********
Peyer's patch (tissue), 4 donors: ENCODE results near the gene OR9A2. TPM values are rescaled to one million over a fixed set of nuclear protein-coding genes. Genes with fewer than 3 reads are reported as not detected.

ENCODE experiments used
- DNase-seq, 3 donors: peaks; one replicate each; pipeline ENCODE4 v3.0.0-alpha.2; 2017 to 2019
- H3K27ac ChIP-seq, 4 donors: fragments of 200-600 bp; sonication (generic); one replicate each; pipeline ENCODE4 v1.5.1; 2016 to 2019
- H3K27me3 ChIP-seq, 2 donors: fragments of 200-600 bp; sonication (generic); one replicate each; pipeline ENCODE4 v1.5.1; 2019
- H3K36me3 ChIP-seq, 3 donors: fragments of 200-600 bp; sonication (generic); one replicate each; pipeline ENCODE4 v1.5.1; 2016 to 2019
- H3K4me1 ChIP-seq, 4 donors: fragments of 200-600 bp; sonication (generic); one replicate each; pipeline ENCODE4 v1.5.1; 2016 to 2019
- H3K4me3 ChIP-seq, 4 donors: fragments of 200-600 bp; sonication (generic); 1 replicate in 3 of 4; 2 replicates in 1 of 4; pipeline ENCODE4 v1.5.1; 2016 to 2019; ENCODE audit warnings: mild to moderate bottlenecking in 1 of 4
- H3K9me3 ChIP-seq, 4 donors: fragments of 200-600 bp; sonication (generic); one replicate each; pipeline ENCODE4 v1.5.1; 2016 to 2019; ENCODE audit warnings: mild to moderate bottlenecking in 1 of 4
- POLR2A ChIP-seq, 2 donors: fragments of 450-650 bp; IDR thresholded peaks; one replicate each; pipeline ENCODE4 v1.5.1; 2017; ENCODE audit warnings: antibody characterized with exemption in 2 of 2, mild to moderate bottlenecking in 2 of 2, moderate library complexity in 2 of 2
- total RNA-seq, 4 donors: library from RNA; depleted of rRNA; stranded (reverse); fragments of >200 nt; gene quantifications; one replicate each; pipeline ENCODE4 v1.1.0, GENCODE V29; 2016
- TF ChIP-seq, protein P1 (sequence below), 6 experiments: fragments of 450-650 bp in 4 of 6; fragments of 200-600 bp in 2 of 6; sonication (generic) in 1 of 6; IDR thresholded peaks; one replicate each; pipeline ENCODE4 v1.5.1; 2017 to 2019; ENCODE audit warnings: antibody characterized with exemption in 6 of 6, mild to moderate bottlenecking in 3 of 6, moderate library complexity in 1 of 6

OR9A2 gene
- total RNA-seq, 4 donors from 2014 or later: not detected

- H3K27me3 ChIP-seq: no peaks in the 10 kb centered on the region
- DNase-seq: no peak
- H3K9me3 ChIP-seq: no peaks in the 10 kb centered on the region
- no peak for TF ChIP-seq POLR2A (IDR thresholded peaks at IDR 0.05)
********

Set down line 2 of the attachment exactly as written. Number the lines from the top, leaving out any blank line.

ENCODE experiments used